Nieuw Amsterdam, Suriname
There is an old Dutch light vessel currently stranded in a dock near the entrance of the Suriname River.
Suriname used to be the only Dutch colony in South America, and its primary defence was Fort Nieuw-Amsterdam. This fort was close to Paramaribo, at the mouth of the Suriname River.
The Suriname-Rivier ship was built in 1911 and embarked on a 40-day journey across the Atlantic Ocean from Haarlem, Netherlands, to Fort Nieuw-Amsterdam. Although it did not have engines, it served as a light vessel to indicate the location of the Suriname River's mouth. Additionally, it was utilized as a base for coordinating naval traffic in the area. This 82-foot (25-meter-long) ship continued to operate until 1968 and was decommissioned in 1972.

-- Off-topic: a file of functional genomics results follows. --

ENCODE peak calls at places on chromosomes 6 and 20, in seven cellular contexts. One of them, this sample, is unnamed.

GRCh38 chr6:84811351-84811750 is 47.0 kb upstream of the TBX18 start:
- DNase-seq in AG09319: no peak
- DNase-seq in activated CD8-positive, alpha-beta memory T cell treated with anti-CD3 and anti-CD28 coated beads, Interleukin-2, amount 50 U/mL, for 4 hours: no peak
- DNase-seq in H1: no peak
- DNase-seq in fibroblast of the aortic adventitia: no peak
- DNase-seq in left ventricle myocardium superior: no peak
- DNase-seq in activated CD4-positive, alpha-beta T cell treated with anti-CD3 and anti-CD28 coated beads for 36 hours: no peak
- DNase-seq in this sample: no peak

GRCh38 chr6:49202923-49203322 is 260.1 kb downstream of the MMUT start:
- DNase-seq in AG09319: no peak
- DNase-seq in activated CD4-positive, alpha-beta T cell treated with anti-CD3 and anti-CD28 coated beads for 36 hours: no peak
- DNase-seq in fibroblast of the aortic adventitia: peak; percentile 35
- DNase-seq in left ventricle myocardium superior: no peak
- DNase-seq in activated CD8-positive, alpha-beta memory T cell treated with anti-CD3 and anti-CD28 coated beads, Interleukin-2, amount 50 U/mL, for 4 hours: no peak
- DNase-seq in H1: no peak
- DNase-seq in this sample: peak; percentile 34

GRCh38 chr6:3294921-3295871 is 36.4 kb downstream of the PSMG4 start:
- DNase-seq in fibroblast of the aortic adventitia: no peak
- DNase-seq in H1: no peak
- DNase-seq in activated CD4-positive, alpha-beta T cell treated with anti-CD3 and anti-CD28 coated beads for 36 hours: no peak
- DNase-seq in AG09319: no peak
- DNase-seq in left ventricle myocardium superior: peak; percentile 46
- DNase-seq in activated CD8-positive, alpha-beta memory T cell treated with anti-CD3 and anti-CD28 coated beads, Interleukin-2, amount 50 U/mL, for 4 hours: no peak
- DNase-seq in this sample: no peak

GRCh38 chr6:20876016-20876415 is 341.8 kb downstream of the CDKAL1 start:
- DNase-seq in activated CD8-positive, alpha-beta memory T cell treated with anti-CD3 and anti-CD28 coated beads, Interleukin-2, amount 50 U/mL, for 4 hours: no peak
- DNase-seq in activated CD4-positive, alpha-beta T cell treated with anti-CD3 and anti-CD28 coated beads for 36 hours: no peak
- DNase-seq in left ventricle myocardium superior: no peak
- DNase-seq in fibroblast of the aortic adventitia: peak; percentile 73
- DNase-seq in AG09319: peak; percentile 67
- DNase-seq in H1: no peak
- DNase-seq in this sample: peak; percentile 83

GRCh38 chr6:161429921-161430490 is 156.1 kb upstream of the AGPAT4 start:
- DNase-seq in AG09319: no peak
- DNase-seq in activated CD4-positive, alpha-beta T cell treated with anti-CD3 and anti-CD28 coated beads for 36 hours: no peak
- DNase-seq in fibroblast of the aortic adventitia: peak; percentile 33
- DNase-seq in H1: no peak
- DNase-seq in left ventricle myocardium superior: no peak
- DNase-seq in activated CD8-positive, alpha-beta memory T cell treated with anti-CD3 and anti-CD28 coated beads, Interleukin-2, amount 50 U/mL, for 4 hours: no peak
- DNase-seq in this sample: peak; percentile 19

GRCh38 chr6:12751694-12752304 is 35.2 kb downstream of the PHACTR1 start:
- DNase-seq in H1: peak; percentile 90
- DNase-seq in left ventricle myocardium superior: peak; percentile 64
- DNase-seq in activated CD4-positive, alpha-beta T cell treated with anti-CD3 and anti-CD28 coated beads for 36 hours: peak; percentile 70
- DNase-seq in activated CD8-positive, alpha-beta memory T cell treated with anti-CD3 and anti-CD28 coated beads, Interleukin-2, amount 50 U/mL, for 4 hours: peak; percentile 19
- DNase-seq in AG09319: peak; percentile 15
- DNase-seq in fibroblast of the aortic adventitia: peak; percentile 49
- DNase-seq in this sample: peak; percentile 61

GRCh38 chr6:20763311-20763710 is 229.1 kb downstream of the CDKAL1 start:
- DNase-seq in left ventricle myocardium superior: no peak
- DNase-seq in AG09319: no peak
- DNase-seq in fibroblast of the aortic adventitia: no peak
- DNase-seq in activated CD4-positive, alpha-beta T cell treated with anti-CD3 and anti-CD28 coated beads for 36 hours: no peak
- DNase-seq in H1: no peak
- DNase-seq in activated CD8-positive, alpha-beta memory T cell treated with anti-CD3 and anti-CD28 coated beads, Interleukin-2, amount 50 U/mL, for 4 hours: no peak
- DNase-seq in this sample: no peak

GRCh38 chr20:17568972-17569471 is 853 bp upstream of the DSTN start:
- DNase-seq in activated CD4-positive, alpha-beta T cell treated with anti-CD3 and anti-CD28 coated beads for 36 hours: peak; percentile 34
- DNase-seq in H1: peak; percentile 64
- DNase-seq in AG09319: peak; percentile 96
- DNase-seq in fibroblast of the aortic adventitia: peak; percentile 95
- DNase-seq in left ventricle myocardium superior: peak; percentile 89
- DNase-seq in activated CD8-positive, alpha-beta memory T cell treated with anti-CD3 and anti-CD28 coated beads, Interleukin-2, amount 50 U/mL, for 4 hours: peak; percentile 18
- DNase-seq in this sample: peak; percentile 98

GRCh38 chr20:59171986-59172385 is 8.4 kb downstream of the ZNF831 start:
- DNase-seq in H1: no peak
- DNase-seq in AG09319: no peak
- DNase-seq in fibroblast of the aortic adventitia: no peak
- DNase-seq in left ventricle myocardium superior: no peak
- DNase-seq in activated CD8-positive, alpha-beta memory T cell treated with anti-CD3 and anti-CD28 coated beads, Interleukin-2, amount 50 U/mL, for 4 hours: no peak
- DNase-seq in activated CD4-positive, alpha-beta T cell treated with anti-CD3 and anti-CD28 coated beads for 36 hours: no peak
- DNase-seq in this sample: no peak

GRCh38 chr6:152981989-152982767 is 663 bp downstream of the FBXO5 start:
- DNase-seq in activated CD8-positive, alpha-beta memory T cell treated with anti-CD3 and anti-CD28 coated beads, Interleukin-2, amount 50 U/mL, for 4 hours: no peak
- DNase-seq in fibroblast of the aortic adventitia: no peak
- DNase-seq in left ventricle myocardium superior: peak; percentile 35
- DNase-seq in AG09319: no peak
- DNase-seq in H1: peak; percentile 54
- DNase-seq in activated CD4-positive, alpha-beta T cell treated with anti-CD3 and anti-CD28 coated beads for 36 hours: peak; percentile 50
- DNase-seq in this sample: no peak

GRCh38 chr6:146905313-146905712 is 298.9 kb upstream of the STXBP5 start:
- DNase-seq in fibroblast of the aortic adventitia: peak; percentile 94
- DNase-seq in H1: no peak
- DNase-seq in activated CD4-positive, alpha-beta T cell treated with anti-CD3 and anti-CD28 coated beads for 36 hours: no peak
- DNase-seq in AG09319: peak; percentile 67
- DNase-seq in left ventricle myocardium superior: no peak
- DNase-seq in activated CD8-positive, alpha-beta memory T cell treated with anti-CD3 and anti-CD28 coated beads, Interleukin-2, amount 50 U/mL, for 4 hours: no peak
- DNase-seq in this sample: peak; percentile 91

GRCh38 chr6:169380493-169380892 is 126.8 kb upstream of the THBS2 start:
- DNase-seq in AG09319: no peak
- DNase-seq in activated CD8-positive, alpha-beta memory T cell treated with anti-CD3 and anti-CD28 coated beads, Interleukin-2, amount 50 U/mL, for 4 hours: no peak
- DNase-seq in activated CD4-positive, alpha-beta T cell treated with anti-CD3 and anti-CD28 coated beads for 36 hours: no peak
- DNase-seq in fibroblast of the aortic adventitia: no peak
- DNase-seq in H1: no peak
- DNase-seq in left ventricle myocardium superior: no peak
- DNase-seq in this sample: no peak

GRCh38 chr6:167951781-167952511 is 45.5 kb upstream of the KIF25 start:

In 1978, the ship was relocated to the Fort Nieuw-Amsterdam Open-Air Museum and is currently stationed in a wet dock within the fortress after its service ended. Unfortunately, the light vessel has been left neglected and is in disrepair. Nevertheless, initiatives are underway to secure funds for its restoration, hoping to bring the ship back to its original condition.